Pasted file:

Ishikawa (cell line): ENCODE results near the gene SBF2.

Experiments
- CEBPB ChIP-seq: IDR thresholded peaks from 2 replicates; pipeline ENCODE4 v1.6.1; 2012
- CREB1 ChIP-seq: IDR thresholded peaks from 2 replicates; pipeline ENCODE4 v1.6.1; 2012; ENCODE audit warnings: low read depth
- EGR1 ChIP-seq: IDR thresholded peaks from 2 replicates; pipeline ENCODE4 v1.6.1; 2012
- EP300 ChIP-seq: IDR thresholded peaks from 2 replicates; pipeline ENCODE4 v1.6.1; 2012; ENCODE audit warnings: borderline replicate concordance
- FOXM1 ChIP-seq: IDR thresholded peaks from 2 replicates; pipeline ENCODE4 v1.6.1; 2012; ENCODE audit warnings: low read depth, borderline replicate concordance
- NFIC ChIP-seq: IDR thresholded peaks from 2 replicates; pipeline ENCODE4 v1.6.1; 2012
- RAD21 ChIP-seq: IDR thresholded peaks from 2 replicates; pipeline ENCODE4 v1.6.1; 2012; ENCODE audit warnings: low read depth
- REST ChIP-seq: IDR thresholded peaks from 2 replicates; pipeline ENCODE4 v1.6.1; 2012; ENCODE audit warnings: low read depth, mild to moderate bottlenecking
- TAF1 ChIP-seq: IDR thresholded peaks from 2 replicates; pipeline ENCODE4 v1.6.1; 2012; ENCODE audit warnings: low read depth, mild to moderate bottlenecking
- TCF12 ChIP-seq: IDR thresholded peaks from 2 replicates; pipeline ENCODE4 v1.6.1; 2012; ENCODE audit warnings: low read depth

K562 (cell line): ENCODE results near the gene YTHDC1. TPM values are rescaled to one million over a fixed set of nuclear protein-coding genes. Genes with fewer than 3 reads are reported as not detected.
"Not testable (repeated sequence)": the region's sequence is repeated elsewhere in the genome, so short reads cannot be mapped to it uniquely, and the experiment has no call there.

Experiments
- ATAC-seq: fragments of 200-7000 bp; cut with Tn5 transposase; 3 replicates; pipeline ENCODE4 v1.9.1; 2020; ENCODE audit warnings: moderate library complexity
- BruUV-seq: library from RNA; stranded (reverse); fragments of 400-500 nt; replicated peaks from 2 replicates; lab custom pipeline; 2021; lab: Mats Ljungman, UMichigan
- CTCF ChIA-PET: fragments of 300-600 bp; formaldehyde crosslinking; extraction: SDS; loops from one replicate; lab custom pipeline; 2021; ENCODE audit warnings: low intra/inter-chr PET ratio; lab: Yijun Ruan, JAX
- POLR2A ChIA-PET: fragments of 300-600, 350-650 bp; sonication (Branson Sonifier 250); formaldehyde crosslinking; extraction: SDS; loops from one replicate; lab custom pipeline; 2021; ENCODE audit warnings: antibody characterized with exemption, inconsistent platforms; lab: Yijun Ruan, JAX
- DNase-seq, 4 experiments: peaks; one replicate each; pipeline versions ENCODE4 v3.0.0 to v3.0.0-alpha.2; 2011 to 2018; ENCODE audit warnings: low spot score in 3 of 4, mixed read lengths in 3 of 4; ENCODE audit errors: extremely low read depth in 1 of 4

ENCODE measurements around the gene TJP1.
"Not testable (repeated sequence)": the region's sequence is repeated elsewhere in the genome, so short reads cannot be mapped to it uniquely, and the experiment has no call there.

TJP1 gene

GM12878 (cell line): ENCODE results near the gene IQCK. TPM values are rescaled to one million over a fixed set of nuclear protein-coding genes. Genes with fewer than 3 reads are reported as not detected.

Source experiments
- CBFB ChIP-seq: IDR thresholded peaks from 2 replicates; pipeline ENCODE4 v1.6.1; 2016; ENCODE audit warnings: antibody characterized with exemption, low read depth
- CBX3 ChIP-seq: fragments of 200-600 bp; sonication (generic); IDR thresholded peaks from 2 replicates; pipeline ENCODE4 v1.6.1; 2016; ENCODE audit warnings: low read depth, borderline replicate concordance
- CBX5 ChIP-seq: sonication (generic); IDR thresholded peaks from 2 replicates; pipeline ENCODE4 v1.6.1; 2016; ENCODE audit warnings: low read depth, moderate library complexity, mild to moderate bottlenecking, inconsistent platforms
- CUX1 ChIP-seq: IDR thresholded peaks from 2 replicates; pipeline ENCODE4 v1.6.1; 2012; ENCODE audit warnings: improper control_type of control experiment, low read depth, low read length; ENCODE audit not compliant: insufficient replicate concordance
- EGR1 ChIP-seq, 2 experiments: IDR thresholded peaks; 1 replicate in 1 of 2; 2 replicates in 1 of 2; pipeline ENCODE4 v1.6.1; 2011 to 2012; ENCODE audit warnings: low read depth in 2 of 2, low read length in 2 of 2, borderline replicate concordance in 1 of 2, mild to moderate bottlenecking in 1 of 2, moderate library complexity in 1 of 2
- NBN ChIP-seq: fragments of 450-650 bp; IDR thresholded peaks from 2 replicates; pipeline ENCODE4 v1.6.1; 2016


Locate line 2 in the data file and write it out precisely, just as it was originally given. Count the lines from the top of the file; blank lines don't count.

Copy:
Experiments